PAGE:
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Green Interior Design - It's Nothing New
April 7, 2010  | 
Because I specialize in sustainable design, I regularly receive calls and emails from vendors claiming that their furniture and building products are “green.” Unfortunately, these claims are often only partially true, especially when it comes to home furnishings. For instance, a chest of drawers that is made of bamboo can contain added urea formaldehyde and glues and finishes that are relatively high in VOCs. While I am able to evaluate these claims, most people buying furniture (and, for that matter, most interior decorators) are not.

One of the best ways to “go green” with interior design is often overlooked. Design that stands the test of time eliminates the need to replace things, and even if the original owner’s circumstances or desires change, classic furniture can always find another good home.

Antiques are particularly “green.” since by definition they are being reused and very unlikely to off-gas harmful chemicals. Glues, finishes, etc. only give off VOCs for a certain period of time, and even when antiques are refinished, the materials used are normally less toxic than the finishes in much new furniture.

Antique and semi-antique carpets are made of natural fiber using vegetable dyes, so they are a healthier alternative to newer floor coverings. But people with severe allergies are often better off avoiding all textile floor coverings.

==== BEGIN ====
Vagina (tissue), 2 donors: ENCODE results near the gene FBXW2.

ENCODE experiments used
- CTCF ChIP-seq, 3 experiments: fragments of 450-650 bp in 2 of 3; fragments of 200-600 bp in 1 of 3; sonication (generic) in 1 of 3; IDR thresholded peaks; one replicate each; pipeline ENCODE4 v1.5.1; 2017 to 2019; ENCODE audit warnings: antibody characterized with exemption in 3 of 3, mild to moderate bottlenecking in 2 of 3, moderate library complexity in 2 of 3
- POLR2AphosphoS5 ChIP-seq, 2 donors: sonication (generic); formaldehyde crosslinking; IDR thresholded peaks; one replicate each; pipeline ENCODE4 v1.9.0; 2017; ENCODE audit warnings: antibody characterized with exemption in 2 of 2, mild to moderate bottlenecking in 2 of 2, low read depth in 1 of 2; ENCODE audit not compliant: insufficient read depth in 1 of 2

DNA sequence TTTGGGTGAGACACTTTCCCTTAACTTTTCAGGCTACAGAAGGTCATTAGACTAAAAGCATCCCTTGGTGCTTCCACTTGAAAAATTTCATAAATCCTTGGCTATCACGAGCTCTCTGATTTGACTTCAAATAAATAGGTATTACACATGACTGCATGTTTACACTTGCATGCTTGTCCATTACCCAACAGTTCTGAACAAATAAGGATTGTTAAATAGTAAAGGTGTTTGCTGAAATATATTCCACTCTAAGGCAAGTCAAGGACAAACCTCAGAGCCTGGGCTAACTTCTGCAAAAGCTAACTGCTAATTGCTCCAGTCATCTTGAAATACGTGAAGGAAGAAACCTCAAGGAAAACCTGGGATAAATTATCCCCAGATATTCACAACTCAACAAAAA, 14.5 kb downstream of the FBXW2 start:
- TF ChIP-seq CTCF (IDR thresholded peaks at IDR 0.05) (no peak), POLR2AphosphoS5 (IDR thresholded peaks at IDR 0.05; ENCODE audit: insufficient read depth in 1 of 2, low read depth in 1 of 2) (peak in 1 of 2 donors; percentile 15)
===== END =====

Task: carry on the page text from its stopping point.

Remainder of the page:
Because antiques retain their value, there’s little chance of them ever winding up in landfill. They also lend themselves to different uses. For instance, in these rooms sugar bowls and creamers are used as vases, vases and candlesticks have been turned into lamps, and an antique print has been incorporated into a coffee table.

Although “organic” and “green” are not necessarily synonymous, natural materials such as cotton, linen, silk and wool normally have fewer harmful additives than synthetics. And when natural materials such as those used in these rooms are finally disposed of, they decompose rather than remaining in landfill for many years.

Building elements that are classic in design are inherently green, because they never go out of style. For instance, in the living room photograph it’s difficult to tell that I designed the mantle and bookcases, since their classic Georgian style has been popular for hundreds of years. I believe that architectural details such as these are less likely to be removed when a home is sold than modern, trendy additions would be.

Furnishing our homes as prior generations did, with lovely things that can last more than one lifetime, is actually more sustainable behavior than buying anything that claims to be “the latest and greatest in green design.”

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